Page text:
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Knee Replacement Surgery for Osteoarthritis on the Rise

Knee Replacement Surgery for Osteoarthritis on the Rise

Annual cumulative incidences of partial and total knee arthroplasty increased rapidly over a 27-year period among 30- to 59-year-olds in Finland, according to a study in Arthritis & Rheumatism, an American College of Rheumatology publication. The biggest increase occurred in patients aged 50 to 59 years, and incidences were higher in women throughout the study period.

Leskinen and coworkers1 obtained Finnish Arthroplasty Registry data on all unicondylar and total knee replacements performed between 1980 and 2006. They analyzed the effects of sex, age-group, and hospital volume on incidence rates of arthroplasty for knee osteoarthritis (OA).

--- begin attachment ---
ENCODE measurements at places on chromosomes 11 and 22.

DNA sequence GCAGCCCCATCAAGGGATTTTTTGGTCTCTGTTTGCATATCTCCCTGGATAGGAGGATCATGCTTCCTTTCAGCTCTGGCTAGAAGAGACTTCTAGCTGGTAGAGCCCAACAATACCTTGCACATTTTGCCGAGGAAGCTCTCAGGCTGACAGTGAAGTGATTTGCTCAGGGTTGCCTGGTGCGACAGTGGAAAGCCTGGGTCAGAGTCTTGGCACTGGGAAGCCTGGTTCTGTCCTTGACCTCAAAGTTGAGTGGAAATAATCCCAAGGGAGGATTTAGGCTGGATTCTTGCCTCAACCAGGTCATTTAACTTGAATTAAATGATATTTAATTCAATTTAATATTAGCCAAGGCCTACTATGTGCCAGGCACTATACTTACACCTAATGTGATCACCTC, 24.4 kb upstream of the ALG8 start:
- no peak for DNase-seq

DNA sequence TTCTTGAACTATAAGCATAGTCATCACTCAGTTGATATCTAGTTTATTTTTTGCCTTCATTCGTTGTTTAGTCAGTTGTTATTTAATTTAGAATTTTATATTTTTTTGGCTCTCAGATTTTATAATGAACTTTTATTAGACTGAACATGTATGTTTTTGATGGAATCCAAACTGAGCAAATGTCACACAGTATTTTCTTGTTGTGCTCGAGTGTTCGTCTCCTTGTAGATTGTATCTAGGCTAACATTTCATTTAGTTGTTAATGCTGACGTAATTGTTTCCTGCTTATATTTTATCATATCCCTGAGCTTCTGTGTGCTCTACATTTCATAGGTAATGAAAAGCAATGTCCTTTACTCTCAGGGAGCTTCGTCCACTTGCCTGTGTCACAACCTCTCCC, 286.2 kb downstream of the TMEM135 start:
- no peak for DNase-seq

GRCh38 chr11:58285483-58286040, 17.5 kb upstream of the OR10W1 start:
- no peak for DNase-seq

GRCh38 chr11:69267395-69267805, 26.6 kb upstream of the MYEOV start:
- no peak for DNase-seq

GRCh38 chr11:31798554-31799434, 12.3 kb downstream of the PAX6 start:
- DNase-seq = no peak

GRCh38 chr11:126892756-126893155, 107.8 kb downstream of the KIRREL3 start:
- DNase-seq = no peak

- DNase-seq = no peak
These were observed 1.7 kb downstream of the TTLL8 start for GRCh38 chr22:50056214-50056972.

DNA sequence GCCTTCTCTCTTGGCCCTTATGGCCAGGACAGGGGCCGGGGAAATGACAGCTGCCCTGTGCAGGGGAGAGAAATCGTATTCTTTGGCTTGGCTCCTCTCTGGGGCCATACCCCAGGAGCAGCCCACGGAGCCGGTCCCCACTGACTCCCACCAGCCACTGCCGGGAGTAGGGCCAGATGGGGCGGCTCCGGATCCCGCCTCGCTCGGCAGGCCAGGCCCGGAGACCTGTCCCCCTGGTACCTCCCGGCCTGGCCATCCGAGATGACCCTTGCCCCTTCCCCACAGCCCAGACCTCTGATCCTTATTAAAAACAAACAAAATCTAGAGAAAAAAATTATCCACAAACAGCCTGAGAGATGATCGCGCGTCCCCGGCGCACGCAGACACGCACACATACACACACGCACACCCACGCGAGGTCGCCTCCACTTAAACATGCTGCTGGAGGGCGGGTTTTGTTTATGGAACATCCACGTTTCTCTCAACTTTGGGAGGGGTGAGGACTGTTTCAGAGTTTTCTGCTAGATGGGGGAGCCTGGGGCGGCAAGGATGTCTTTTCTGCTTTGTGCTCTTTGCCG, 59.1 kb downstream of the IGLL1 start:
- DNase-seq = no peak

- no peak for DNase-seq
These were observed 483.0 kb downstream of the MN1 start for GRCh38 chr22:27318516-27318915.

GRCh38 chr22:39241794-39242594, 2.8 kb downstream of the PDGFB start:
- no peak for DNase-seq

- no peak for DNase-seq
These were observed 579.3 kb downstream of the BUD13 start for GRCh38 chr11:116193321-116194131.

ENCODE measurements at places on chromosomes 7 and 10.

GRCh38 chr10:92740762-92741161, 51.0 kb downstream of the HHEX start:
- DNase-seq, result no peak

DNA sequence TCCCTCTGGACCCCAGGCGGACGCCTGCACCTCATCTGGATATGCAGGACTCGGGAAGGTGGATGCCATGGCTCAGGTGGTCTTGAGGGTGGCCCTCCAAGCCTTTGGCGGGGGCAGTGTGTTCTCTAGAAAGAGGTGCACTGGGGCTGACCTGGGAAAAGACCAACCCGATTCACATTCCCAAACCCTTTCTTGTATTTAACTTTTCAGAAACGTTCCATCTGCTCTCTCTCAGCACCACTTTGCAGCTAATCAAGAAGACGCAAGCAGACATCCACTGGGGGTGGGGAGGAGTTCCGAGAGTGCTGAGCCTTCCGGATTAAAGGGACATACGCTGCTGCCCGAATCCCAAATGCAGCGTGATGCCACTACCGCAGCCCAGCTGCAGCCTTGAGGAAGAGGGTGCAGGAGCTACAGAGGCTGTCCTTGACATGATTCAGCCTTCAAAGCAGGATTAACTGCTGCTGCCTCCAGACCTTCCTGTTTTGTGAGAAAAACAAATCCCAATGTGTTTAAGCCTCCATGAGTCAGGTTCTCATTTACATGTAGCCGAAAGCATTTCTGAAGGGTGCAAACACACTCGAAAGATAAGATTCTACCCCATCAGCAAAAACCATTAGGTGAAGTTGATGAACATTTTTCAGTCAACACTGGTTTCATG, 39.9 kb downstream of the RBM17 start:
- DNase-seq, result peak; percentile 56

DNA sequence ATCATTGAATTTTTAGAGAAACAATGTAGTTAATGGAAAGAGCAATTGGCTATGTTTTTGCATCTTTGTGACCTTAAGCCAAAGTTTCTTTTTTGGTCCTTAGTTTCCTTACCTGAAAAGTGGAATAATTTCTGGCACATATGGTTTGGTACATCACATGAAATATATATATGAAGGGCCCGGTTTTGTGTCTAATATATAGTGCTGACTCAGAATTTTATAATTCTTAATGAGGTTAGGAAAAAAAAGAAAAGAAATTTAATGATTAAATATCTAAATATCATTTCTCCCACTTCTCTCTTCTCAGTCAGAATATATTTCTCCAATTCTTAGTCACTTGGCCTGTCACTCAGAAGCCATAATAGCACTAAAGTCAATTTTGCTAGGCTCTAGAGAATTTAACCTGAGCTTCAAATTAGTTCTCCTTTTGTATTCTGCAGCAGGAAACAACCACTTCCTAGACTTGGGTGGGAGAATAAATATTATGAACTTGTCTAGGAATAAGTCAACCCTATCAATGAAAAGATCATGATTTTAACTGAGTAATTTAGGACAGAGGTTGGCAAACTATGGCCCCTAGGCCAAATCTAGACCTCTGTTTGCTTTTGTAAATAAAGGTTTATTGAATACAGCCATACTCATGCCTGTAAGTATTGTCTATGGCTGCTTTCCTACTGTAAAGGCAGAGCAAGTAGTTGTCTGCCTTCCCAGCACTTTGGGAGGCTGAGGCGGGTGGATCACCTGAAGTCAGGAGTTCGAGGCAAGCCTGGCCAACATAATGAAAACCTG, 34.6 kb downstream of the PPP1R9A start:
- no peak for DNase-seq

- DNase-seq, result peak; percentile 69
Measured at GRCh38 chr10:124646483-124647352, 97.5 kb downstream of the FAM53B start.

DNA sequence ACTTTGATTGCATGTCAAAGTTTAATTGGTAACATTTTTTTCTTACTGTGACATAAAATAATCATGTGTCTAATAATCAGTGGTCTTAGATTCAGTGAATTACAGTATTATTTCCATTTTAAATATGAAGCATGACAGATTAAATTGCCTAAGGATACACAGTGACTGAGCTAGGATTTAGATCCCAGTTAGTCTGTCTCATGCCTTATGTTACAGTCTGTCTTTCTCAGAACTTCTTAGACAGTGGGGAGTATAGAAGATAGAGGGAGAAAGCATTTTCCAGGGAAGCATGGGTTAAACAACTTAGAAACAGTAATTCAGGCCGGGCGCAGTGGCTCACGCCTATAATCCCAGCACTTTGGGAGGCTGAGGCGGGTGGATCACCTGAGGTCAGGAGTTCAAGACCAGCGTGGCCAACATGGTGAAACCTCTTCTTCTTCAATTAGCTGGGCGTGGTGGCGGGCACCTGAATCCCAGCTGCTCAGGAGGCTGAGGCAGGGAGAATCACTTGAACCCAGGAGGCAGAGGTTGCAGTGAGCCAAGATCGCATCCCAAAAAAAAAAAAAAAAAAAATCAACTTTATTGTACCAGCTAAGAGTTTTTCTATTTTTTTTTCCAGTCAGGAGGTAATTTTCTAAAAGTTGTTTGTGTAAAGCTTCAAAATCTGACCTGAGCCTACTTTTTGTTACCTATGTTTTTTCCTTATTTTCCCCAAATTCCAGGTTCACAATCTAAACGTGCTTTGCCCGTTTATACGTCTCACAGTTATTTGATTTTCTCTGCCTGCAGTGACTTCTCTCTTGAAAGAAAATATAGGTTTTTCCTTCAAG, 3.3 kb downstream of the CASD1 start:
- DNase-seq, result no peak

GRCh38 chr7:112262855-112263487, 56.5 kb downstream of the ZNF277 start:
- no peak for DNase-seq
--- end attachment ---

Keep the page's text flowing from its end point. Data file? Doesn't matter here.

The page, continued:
There was a 130-fold increase in incidence of total knee arthroplasty among patients aged 30 to 59 years during the study period. The incidence increased from 0.5 to 65 operations per 100,000 persons; the most rapid increase occurred from 2001 to 2006. The authors suggested that their findings confirm rapid growth in incidences of partial and total knee arthroplasty in patients younger than 60 years and that because younger patients may be at higher risk for artificial knee joint failure, long-term data are needed before widespread use of total knee arthroplasty is recommended for this patient population.

An estimated 10 million or more adults in the United States are affected by OA, it was noted, and for those with advanced disease, arthroplasty may be the only treatment option to relieve the disabling pain and stiffness and improve quality of life. More than 600,000 total knee replacements were performed in the United States in 2009, according to an Agency for Healthcare Research and Quality report, and that number is estimated to grow by 673%, to 3.48 million procedures, by the year 2030.

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